https://arctichealth.org/en/permalink/ahliterature179028
Source
Sociol Health Illn. 2004 Jul;26(5):527-56
Publication Type
Article
Date
Jul-2004
Author
Patricia Walls
Rory Williams
Author Affiliation
MRC Social and Public Health Sciences Unit, University of Glasgow. WallsAMP@aol.com
Source
Sociol Health Illn. 2004 Jul;26(5):527-56
Date
Jul-2004
Language
English
Publication Type
Article
Keywords
Adult
Aged
Career Choice
Career Mobility
Catholicism - psychology
Emigration and Immigration - statistics & numerical data
Employment - psychology - statistics & numerical data
Female
Health status
Health Surveys
Humans
Ireland - ethnology
Male
Middle Aged
Minority Groups - education - psychology - statistics & numerical data
Motivation
Prejudice
Protestantism - psychology
Qualitative Research
Questionnaires
Residence Characteristics
Scotland - epidemiology
Social Class
Socioeconomic Factors
Urban Health - statistics & numerical data
Abstract
This paper considers the ways in which accounts from Glasgow Catholics diverge from those of Protestants and explores the reasons why people leave jobs, including health grounds. Accounts reveal experiences distinctive to Catholics, of health-threatening stress, obstacles to career progression within (mainly) private-sector organisations, and interactional difficulties which create particular problems for (mainly) middle class men. This narrows the employment options for upwardly mobile Catholics, who may then resort to self-employment or other similarly stressful options. The paper considers whether the competence of Catholics or Catholic cultural factors are implicated in thwarting social mobility among Catholics or, alternatively, whether institutional sectarianism is involved. We conclude that, of these options, theories of institutional sectarianism provide the hypothesis which currently best fits these data. In Glasgow, people of indigenous Irish descent are recognisable from their names and Catholic background and are identified as Catholic by others. Overt historical exclusion of Catholics from middle class employment options now seems to take unrecognised forms in routine assumptions and practices which restrict Catholic employment opportunities. It is argued that younger Catholics use education to overcome the obstacles to mobility faced by older people and circumvent exclusions by recourse to middle class public-sector employment. This paper aims to link historical, structural and sectarian patterns of employment experience to accounts of health and work, and in so doing to contribute to an explanation for the relatively poor health of Catholic Glaswegians with Irish roots.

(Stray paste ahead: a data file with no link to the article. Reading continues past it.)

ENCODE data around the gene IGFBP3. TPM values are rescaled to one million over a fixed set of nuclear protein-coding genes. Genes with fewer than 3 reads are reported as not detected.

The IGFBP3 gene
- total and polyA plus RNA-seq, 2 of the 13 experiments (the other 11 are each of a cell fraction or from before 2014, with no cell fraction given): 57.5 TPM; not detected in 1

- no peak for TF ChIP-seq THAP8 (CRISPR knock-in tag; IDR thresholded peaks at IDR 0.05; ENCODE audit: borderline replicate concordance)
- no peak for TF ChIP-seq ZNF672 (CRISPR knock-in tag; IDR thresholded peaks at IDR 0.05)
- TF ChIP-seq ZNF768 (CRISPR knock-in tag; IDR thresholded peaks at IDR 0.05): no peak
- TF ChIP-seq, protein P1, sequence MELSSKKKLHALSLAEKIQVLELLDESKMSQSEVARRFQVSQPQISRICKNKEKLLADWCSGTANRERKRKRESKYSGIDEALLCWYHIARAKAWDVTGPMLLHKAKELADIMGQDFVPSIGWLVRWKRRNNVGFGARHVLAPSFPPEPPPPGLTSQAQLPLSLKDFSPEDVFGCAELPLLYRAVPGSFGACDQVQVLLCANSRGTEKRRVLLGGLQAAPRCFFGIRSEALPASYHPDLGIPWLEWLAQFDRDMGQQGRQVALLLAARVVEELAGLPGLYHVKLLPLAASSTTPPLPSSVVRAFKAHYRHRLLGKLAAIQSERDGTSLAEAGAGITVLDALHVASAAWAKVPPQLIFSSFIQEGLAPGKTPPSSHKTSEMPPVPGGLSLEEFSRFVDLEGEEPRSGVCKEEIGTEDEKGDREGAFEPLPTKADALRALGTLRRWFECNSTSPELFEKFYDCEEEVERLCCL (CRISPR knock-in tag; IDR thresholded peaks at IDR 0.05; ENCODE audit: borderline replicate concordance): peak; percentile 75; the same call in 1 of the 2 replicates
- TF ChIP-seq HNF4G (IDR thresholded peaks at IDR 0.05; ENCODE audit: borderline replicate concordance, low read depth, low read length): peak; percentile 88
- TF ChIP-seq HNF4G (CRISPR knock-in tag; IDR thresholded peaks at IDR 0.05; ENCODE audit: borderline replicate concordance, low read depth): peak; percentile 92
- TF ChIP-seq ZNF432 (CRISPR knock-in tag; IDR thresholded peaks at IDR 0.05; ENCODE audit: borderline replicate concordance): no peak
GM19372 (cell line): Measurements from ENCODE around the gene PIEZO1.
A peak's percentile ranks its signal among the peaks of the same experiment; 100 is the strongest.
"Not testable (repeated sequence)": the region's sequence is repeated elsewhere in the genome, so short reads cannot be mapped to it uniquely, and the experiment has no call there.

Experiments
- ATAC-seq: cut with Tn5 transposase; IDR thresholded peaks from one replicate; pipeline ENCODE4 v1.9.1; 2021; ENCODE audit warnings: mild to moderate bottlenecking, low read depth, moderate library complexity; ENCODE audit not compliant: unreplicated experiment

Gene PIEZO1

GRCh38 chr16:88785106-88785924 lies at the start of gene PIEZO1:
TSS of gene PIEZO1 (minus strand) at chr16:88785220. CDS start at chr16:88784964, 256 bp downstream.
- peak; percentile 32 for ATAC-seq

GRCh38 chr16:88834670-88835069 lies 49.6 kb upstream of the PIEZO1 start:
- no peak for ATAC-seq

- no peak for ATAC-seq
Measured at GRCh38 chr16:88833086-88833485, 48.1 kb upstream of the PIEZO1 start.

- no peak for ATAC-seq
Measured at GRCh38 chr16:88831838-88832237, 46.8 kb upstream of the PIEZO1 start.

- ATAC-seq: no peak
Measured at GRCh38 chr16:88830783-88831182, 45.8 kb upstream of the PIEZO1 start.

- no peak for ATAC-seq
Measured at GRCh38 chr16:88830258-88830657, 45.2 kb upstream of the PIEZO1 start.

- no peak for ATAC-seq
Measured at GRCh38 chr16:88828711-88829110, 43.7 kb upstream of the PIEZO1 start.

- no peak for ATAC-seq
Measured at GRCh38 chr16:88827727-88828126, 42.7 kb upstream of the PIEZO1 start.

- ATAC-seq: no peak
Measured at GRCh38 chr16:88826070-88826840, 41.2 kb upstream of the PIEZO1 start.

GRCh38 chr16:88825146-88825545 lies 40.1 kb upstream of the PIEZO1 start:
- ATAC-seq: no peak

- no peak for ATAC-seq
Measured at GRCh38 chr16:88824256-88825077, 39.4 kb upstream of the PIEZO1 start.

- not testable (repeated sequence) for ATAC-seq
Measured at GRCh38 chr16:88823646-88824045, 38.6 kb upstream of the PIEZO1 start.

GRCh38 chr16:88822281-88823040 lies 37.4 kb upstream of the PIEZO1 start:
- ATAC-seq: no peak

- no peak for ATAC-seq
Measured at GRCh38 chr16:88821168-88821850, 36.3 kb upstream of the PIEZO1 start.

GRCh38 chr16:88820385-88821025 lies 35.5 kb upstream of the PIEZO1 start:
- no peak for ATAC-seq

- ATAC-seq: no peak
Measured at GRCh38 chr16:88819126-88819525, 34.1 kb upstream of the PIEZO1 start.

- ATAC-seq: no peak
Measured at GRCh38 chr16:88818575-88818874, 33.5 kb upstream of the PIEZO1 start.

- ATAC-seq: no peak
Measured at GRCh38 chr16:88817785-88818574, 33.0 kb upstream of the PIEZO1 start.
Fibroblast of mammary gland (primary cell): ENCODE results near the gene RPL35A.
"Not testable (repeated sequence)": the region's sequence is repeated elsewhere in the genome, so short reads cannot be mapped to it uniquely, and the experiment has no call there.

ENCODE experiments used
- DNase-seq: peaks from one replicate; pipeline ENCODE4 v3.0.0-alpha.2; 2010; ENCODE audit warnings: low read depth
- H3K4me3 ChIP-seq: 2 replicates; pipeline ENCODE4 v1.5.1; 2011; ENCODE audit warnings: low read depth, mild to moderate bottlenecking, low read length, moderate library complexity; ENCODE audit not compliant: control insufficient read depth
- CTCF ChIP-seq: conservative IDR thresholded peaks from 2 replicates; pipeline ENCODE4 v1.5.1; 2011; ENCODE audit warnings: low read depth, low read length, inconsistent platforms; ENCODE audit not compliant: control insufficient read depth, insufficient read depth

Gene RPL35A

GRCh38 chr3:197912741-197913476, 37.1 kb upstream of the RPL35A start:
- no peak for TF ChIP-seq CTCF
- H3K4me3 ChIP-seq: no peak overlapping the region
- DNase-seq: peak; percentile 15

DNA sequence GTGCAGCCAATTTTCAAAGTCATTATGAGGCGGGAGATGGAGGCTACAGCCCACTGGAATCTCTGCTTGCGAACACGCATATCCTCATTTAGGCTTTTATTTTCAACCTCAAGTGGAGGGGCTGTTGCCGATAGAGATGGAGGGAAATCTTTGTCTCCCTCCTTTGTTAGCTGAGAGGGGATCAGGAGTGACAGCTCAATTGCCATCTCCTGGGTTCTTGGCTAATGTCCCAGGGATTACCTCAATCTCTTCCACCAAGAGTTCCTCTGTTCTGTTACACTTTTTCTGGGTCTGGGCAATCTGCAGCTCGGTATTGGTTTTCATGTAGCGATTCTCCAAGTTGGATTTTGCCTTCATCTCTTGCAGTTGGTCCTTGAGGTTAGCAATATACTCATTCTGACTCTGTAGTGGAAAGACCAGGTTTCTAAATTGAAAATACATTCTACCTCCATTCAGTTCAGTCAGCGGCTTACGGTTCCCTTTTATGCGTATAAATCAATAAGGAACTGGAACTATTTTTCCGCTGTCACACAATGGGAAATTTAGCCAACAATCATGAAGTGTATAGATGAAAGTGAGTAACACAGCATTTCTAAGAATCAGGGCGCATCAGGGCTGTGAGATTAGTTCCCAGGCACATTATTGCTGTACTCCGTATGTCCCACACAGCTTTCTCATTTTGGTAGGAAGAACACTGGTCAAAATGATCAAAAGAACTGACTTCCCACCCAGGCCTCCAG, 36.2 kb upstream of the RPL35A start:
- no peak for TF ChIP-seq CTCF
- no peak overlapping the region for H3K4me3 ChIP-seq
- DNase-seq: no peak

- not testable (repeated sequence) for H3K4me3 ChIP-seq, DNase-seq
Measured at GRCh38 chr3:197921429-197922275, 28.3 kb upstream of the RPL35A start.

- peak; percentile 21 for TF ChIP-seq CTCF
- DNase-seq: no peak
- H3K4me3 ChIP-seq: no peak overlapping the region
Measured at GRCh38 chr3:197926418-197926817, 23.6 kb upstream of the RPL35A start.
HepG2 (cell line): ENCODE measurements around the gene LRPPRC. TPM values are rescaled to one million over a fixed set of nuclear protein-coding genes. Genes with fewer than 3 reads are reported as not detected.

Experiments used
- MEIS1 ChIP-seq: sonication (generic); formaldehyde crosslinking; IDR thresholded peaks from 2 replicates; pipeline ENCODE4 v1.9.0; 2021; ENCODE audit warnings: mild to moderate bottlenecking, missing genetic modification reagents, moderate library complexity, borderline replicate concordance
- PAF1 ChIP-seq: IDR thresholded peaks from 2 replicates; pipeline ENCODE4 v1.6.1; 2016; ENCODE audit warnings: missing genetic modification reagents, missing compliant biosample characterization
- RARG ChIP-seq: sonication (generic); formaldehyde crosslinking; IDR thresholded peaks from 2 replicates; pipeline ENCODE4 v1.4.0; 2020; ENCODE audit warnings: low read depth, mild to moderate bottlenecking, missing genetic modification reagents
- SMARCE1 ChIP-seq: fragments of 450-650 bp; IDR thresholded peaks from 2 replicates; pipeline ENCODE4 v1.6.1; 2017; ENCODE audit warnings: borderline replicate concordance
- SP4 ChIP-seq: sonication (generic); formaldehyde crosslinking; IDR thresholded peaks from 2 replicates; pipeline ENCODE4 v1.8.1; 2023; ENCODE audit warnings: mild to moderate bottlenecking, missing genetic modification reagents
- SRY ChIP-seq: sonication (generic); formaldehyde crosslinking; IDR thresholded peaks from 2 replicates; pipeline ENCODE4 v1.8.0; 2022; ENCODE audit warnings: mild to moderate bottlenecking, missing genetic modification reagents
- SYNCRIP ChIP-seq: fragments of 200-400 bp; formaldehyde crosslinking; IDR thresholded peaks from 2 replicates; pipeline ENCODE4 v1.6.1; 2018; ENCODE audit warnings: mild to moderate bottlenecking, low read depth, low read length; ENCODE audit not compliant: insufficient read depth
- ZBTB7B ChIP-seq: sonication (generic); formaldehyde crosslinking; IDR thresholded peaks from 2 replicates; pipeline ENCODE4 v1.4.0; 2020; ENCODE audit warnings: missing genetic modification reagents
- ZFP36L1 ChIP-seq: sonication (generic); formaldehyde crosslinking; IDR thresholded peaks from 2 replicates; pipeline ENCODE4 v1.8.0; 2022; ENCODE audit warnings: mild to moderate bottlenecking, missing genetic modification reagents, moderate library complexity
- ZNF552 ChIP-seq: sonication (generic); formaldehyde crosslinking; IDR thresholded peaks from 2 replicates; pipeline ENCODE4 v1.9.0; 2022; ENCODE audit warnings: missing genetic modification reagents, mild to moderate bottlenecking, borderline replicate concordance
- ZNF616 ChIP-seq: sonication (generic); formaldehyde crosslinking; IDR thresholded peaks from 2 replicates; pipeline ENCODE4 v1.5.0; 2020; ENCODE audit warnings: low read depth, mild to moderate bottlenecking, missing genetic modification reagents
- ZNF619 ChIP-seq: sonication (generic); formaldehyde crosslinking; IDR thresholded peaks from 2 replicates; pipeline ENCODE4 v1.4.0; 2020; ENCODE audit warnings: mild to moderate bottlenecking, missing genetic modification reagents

PubMed ID
15283776 View in PubMed
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Acculturation strategies and ethnic identity as predictors of behavior problems in arctic minority adolescents.

https://arctichealth.org/en/permalink/ahliterature5544
Source
J Am Acad Child Adolesc Psychiatry. 2003 Jan;42(1):57-65
Publication Type
Article
Date
Jan-2003
Author
Siv Kvernmo
Sonja Heyerdahl
Author Affiliation
Institute of Community Health, Medical Faculty, University of Tromsoe, Norway. sivk@fagmed.uit.no
Source
J Am Acad Child Adolesc Psychiatry. 2003 Jan;42(1):57-65
Date
Jan-2003
Language
English
Publication Type
Article
Keywords
Acculturation
Adolescent
Adolescent Behavior - ethnology
Arctic Regions - epidemiology
Ethnic Groups - psychology
Female
Humans
Linear Models
Male
Minority Groups - psychology
Multivariate Analysis
Norway - epidemiology
Research Support, Non-U.S. Gov't
Risk factors
Social Behavior Disorders - ethnology - psychology
Social Identification
Abstract
OBJECTIVE: To explore the effect of acculturation attitudes and ethnic and national identity on behavior problems in arctic minority adolescents in northern Norway. METHOD: The Youth Self-Report, the Multigroup Ethnic Identity Measure, and acculturation strategies were completed by 581 indigenous Sami and 291 Kven high school students in 1994-1995, at age 15-18 years. Response rate was 85%. Behavior problems were in addition to ethnic/national identity and acculturation attitudes studied in relation to ethnicity, gender, age, socioeconomic status, parentage, ethnic language, and ethnic context. RESULTS: Although there were no ethnic group differences in behavior problems, the impact of ethnocultural predictors differed between ethnocultural and indigenous adolescents. Acculturation attitudes were most significant for indigenous adolescents' mental health, and identity issues showed the strongest impact on ethnocultural peers. The study revealed significant gender differences regarding the influence of ethnocultural factors, and contextual variation among Sami adolescents with the strongest impact in contexts with low density of Sami people. CONCLUSIONS: The significant ethnic group variations emphasize the importance of conducting both between- and within-group analysis on the impact of ethnocultural issues on behavior problems in minority adolescents.